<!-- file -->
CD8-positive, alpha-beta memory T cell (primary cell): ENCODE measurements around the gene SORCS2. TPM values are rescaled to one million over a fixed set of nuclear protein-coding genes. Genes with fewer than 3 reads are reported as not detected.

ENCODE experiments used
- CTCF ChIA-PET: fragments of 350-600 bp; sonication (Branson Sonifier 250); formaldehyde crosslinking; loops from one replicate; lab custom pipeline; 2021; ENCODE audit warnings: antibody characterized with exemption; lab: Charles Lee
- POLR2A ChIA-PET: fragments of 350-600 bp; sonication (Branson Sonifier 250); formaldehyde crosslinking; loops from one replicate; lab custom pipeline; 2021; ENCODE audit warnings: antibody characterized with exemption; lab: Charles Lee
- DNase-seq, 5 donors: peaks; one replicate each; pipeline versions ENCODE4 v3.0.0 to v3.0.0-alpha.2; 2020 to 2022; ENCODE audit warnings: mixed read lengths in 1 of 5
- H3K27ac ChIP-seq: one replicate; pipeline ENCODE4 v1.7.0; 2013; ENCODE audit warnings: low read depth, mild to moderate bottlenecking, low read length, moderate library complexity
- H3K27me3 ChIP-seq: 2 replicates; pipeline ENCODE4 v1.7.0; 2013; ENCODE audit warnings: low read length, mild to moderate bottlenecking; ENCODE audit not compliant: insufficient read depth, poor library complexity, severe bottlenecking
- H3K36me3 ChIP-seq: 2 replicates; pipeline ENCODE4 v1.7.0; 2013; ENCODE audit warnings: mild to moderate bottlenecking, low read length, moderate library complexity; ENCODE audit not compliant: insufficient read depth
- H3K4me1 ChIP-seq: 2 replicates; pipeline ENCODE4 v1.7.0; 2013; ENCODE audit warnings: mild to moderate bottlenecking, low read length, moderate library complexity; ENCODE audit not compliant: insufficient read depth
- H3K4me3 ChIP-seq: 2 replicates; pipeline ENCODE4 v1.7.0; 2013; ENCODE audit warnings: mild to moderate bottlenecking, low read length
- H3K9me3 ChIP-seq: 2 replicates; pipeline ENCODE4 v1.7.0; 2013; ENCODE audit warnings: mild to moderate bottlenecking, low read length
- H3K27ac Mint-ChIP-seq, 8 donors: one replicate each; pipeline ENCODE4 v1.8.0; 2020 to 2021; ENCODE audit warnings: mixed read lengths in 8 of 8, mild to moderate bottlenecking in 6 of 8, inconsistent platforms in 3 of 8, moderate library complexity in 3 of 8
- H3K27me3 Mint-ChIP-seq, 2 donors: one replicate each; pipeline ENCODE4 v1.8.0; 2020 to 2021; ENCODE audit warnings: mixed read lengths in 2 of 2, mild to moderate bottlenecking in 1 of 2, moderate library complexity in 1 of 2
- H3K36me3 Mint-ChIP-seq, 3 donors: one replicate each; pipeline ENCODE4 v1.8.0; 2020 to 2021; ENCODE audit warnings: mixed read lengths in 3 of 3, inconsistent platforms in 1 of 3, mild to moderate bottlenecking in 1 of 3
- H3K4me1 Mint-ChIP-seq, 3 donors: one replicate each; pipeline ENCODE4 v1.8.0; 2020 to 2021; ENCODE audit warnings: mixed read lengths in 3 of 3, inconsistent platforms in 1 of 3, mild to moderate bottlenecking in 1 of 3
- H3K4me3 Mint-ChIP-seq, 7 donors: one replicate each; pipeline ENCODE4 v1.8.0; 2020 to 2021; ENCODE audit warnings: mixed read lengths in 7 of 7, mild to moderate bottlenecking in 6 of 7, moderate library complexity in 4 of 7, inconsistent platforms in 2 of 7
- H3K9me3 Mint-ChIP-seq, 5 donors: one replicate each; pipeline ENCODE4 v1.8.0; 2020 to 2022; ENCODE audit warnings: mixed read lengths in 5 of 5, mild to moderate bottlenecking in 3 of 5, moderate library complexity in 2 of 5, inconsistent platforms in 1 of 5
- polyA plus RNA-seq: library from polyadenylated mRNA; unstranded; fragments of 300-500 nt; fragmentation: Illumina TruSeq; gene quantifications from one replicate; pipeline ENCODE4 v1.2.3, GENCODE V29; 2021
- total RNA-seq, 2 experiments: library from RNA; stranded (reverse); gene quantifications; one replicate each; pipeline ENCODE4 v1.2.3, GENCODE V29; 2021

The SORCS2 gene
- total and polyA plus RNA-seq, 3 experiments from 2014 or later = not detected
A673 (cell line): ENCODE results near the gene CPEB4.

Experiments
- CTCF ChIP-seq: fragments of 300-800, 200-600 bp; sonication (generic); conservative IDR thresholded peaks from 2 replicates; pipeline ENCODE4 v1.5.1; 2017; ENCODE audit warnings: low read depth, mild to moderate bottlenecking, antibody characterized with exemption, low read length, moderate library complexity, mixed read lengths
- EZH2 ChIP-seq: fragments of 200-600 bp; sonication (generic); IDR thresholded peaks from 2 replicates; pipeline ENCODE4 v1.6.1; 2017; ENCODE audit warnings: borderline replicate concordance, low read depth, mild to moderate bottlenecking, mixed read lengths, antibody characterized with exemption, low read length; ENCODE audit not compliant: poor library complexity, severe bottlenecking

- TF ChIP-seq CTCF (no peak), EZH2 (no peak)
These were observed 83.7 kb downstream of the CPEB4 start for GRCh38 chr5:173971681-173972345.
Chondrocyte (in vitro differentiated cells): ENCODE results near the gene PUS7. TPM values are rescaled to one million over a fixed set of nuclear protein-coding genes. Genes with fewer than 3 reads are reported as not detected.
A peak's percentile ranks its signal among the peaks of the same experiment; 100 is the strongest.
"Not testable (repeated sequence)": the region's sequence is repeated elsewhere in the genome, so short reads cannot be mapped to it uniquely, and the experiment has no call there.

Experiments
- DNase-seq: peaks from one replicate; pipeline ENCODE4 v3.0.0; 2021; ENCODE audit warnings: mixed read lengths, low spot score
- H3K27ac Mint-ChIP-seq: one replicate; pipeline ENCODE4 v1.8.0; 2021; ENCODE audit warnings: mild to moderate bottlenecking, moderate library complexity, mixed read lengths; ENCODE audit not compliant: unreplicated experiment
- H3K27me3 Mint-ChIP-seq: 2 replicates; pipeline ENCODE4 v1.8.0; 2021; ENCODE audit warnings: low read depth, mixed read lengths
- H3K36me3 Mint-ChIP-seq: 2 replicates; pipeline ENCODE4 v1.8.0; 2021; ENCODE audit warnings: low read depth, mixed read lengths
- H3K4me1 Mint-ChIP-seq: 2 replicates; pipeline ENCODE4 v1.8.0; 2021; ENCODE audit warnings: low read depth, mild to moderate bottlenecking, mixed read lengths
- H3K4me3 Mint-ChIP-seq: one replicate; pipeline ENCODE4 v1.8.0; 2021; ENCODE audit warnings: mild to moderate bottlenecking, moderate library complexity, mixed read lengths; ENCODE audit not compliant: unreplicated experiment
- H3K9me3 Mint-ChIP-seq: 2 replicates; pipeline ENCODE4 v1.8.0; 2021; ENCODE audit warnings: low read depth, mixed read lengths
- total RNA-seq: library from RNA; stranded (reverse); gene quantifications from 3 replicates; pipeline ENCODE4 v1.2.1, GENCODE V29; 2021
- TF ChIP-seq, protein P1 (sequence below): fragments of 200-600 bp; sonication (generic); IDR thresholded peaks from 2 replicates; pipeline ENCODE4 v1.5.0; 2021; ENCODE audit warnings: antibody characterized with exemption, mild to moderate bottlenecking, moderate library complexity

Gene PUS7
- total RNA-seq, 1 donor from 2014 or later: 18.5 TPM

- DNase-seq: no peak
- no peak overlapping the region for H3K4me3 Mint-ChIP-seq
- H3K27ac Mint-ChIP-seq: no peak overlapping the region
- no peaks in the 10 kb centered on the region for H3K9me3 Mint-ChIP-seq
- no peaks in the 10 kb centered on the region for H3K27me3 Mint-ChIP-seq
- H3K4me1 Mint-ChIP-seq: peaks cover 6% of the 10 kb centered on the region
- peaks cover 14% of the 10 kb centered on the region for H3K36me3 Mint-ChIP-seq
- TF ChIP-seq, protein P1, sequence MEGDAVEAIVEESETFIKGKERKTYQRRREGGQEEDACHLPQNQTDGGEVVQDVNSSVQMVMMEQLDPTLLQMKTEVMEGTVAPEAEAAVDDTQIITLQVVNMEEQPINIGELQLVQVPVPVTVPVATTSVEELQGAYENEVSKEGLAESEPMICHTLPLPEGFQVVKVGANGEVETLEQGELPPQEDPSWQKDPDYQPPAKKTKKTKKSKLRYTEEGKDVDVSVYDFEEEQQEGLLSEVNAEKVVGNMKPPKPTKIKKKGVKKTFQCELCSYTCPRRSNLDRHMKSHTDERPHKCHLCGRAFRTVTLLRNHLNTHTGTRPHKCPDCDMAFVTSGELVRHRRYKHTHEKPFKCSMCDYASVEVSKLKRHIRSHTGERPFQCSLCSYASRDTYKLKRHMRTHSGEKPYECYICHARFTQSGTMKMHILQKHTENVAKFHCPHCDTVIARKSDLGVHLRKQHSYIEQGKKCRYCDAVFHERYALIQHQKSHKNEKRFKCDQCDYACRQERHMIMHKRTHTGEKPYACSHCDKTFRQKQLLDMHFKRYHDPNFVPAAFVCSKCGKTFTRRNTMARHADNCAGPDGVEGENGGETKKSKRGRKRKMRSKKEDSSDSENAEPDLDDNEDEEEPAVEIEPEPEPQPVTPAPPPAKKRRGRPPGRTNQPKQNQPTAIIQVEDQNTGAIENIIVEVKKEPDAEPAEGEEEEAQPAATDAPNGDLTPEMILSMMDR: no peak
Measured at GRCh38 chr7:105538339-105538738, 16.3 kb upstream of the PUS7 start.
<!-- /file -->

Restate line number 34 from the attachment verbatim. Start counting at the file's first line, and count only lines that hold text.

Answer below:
- H3K27me3 Mint-ChIP-seq: 2 replicates; pipeline ENCODE4 v1.8.0; 2021; ENCODE audit warnings: low read depth, mixed read lengths